Indian Journal of Neurotrauma 2019; 16(01): 67-70
DOI: 10.1055/s-0039-1700314
Award Paper
Neurotrauma Society of India

Outcome of “DESTITUTE” Head Injury Patients at a Tertiary Care Neurosurgical Centre: A KGMU Experience of 10 Years

Rohan Dilip Digarse
1  Department of Neurosurgery, King George Medical University, Lucknow, Uttar Pradesh, India
,
Bal Krishna Ojha
1  Department of Neurosurgery, King George Medical University, Lucknow, Uttar Pradesh, India
,
Anil Chandra
1  Department of Neurosurgery, King George Medical University, Lucknow, Uttar Pradesh, India
,
Chhitij Srivastava
1  Department of Neurosurgery, King George Medical University, Lucknow, Uttar Pradesh, India
,
Sunil Kumar Singh
1  Department of Neurosurgery, King George Medical University, Lucknow, Uttar Pradesh, India
› Author Affiliations
Further Information

Address for correspondence

Rohan Dilip Digarse, MS
Department of Neurosurgery, King George Medical University
Lucknow, Uttar Pradesh
India   

Publication History

Publication Date:
23 October 2019 (online)

 

Abstract

Introduction Many patients are admitted to hospitals as destitute or unknown, after having met with accidents. What happens to these patients after admission is not much reported in world literature. With the ever increasing number of road traffic accidents (RTAs), a significant number of such patients are reported worldwide.

Material and Methods We conducted a retrospective analysis of the departmental case records of destitute patients from January 2009 till December 2018 in our institute. The mode of presentation, demographic profile, computed tomography scan findings, hospital course, and outcome at discharge were analyzed.

Results Out of 128 patients, there were 114 (89.1%) male patients, maximum being in the 21 to 30 years age group. The mean age was 36.4 years with ages ranging from 10 to 70 years. The average length of stay in hospital was of approximately 6 days with maximum being 37 days. The main cause of head injury was RTA in 66 patients (51.5%). Majority, that is, 84 patients, had a Glasgow Coma Scale score of < 8 at admission. Forty-two head injury patients were operated in all, while the rest were managed conservatively. Forty-nine (38.2%) patients died in hospital, and 44 (34.3%) patients had good recovery. During treatment, 16 (12.5%) patients took discharge against medical advice, while identity of 63 (49.2%) patients could be established out of which 5 (3.9%) patients were either discharged to home while 51 (39.8%) patients were referred to their district hospital. Two patients (1.5%) remained unknown and were sent to destitute homes for rehabilitation.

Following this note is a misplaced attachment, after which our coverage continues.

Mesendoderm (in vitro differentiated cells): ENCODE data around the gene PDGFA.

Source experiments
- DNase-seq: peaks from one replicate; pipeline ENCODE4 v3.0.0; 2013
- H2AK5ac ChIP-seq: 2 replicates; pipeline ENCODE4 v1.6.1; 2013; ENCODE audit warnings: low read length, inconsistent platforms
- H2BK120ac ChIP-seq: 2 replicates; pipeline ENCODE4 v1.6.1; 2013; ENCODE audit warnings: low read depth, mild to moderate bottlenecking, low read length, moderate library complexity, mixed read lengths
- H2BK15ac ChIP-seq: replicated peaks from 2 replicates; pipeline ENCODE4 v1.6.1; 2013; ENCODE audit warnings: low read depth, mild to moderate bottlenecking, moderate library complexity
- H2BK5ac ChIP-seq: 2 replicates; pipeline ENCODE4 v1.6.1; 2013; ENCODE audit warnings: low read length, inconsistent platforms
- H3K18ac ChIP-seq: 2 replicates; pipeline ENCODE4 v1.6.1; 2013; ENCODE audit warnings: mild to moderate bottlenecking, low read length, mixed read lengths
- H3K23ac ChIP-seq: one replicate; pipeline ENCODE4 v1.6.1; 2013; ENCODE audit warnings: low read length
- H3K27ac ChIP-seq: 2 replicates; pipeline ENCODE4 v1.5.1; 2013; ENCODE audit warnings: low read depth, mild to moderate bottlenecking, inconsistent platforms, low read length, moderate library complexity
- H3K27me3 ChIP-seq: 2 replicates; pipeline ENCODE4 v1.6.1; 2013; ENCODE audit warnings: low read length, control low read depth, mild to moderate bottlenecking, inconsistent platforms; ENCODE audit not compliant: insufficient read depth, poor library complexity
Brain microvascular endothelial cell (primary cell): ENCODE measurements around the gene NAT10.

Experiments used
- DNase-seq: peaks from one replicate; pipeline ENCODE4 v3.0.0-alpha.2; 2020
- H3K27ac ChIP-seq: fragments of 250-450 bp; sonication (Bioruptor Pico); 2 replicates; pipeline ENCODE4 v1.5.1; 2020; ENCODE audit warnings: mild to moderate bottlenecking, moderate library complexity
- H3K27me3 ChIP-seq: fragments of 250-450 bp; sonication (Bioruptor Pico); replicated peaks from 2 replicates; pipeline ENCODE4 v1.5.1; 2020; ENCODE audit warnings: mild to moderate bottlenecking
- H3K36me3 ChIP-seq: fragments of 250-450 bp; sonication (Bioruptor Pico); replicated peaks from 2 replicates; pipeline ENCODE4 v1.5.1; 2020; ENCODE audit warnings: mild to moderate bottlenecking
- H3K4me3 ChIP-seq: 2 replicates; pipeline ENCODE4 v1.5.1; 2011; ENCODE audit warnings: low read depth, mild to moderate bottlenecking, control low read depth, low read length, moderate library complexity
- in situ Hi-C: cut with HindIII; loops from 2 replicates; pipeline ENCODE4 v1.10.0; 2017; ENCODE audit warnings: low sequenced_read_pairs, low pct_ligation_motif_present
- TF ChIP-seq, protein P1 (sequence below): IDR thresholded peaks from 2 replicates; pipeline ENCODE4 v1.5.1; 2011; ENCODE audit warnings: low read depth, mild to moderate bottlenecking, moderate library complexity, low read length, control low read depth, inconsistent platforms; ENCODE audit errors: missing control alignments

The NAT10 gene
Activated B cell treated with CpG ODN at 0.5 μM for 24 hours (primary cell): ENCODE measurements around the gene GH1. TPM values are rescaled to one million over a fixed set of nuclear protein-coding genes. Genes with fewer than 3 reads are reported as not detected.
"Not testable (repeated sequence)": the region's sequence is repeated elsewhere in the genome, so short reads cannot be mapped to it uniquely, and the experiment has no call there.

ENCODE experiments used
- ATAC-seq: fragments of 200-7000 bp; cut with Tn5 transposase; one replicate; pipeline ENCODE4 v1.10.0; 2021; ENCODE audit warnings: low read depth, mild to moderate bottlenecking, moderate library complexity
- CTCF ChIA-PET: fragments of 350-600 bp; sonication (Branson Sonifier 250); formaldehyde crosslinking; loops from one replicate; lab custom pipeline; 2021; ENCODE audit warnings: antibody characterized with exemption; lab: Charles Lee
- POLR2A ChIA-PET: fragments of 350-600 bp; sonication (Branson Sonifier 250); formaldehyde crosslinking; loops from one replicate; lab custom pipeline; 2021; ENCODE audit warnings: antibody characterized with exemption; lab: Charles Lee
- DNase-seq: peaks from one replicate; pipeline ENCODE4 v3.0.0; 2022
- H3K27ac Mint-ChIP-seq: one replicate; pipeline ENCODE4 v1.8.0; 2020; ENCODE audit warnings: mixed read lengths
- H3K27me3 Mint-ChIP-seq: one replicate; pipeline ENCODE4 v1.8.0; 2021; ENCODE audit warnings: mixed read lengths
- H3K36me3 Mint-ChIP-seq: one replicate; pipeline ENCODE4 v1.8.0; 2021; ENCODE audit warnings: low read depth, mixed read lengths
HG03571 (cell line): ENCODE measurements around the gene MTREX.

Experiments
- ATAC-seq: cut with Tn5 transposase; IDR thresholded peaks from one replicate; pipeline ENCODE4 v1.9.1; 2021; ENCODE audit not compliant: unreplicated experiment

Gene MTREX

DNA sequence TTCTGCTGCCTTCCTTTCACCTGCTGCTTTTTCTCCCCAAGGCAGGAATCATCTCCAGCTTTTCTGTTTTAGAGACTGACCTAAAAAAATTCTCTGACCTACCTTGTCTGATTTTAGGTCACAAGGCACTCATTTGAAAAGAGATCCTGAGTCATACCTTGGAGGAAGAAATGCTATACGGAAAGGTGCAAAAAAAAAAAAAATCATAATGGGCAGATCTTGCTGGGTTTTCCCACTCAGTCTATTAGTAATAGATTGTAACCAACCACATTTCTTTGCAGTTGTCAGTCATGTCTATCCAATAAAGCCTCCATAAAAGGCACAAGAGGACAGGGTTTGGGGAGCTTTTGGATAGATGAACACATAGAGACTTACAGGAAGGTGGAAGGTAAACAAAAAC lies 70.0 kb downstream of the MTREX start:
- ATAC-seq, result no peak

Conclusion Unknown head injury patients are usually neglected and their outcome is poorer in comparison to other patients. Their management is fraught with challenges. They need special care for which staff should be well trained and hospital must have economic resources and a good network of social workers.


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Introduction

The incidence of road traffic injury-related deaths was 19 per 100,000 population per year worldwide (WHO 2002).[1] The incidence varies in urban and rural population. The overall incidence in U.S. is around 200 per 100,000 per year.[2] [3] Some of the epidemiological studies are hospital based.[4] [5] In India, majority of the studies are from traffic police or from the hospital records.[6] [7] Nearly 5 million people lost their life due to head injury in 2002.[8] [9] [10] In India, the incidence of head injury is steadily increasing with urbanization and increasing number of vehicular population.[11] Among the road traffic accidents, 70% have head injury, and among road accident deaths 70% are due to head injury. Majority of deaths occur during the first 72 hours after trauma. Recently, number of fatal as well as nonfatal accidents have increased in India. Total number of vehicles in India is only 1% of world’s total vehicles and 7th in the world in terms of area; however, total number of accidents in India as reported in 2017 was 4.6 million, thus making it highest incidence of accident rate in the world. Currently, annual road accidents in India are over 12 million. Every minute there is an accident and every 8 eight minutes there is a death.[12] As per the latest data, in 2017, a total of 464,910 road accidents were reported in India, claiming 147,913 lives and causing injuries to 470,975 persons, which translates into 405 deaths and 1,290 injuries each day from 1,274 accidents. Becker et al reported that over 8% of total deaths in U.S. were due to injury.[13] We work at a tertiary care trauma center of a developing country and a lot of severe head injury patients are referred to us.

Many such patients are brought by bystanders, policemen, and ambulance drivers and their identities are not known at the time of admission. These patients present a unique challenge in management. In this context, we tried to analyze data pertaining to this group of patients for understanding their mode of injury, presentation, treatment, and outcome after head injury.